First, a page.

vague language, unless, until and essentially until theresa may faces that difficult task of trying to square a circle. if you look at the differences between herself, david davis and now dominic raab, that's the key point, the relationship with the brexit secretary and the prime minister and her pushing in a direction they were not comfortable with >> we already heard from the dup yesterday, arlene foster tweeted she made her position clear to the prime minister we have the latest developments of the brexit secretary resigning. numbers-wise it is looking difficult that the parliamentary vote will pass actually, looks like we lost willem who was live in westminster. let's move on and talk about the european angle and side of things we now know the leaders of the eu 27 will meet on november 25th to endorse the brexit deal between the eu and the uk. european council president,
donald tusk, says the draft text is being examined by all countries. silvia is in bristles and has been monitoring the action from the european side of things. it looked to be promising, we know we have a formal date, november 25th for the eu to sit and ratify this deal the big question is how europe will respond to this news that the brexit secretary has indeed resigned >> exactly things look very shaky now let me guide you through the next steps as you mentioned, the capitals will be examining this exit agreement over the next couple of days, that's in anticipation of the summit scheduled for the 25th of november donald tusk said this morning this would be the plan "if nothing extraordinary happens. of course after the resignation of the uk's chief negotiator, we don't know whether this will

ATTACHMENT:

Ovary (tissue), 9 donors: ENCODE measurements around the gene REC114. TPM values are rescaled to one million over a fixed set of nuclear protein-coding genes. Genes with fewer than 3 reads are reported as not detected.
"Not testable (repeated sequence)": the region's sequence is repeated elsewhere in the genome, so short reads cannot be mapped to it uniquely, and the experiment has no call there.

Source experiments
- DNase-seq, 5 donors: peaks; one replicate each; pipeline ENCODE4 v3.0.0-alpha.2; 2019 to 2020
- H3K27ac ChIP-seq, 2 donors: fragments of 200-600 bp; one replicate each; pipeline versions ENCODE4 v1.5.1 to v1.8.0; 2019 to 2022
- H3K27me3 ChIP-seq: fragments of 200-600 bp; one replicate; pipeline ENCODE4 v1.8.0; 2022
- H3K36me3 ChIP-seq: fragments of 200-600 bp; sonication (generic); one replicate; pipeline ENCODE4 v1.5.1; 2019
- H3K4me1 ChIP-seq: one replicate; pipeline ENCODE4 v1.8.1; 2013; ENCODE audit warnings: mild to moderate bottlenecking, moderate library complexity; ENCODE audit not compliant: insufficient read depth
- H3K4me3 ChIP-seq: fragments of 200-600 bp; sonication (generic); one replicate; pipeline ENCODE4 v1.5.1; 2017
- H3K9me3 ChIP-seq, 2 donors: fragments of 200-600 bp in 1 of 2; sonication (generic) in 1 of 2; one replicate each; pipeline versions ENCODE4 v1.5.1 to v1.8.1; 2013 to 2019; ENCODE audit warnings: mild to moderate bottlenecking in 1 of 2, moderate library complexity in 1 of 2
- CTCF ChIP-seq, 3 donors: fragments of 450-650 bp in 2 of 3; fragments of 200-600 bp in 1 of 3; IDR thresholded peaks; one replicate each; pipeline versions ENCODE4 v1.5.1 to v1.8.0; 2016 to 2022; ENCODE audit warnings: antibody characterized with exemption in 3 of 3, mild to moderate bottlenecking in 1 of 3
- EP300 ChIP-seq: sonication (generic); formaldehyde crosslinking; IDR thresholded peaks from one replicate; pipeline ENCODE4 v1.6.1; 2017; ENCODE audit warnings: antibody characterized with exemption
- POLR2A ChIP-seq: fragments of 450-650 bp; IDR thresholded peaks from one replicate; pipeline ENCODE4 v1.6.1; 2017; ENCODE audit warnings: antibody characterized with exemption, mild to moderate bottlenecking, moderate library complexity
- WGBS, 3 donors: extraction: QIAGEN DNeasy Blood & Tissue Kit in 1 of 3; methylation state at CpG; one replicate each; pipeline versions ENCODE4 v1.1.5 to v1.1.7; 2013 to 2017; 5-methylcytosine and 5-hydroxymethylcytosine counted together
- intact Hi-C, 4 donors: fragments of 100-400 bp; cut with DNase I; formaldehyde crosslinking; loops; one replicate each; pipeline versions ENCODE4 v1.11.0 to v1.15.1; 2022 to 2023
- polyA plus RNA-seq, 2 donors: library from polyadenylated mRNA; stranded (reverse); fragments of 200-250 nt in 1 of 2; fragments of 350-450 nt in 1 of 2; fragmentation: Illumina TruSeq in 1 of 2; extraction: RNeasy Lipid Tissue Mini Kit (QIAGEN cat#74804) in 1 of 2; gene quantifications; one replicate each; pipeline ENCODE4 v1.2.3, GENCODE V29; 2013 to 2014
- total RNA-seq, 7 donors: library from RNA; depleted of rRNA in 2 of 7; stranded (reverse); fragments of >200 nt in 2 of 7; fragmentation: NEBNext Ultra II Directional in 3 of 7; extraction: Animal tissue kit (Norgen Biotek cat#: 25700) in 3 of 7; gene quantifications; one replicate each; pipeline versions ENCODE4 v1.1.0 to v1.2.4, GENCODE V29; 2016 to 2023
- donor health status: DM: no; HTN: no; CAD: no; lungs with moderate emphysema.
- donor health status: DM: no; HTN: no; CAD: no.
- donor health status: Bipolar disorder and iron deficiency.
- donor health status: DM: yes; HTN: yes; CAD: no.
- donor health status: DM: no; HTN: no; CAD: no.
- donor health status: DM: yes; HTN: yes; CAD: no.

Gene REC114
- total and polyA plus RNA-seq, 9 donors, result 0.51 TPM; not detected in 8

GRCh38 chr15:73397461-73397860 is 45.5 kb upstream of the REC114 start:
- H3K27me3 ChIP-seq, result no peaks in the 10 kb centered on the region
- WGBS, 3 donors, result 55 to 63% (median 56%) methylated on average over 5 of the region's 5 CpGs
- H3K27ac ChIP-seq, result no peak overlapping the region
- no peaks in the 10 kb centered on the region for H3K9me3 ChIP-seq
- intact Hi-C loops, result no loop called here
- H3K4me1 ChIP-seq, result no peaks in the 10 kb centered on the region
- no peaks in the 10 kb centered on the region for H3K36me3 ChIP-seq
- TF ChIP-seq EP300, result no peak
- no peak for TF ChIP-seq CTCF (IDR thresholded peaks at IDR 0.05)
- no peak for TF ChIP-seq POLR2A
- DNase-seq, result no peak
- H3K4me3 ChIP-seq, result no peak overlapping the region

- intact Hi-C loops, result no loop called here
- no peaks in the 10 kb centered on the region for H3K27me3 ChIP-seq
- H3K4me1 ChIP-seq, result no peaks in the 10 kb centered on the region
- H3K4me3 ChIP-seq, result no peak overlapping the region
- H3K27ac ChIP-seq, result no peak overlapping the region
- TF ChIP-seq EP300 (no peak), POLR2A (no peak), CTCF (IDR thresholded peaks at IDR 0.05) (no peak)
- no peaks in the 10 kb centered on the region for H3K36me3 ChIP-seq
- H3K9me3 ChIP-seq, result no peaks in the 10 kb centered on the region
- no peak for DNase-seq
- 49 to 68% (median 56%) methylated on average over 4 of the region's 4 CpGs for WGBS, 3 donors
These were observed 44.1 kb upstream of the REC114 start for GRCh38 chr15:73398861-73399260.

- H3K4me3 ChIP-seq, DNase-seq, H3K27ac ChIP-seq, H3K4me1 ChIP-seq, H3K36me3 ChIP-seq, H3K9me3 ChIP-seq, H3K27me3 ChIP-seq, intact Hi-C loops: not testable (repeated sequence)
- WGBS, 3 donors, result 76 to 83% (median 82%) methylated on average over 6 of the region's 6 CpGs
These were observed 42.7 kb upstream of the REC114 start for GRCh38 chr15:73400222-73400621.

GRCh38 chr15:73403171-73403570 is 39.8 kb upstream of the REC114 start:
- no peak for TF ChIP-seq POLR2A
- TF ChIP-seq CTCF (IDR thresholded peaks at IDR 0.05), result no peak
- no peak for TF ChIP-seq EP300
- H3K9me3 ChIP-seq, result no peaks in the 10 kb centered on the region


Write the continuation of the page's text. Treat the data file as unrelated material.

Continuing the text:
still be the case. we're still waiting for clarity on that front. we also heard from michel barnier, the eu's chief negotiator he said that we have no time to lose we need to start working on the future relationship as soon as possible >> our work is not finished. we still have a long road ahead of us on both sides. for my side, the next few days we will all work on the text of the political declaration, the future relationship with the member states as well as with the european parliament. this work will be intense. our goal is to finalize this political negotiation with the uk so that the european council can endorse it >> since the very beginning we have had no doubt that brexit is a lose-lose situation, and that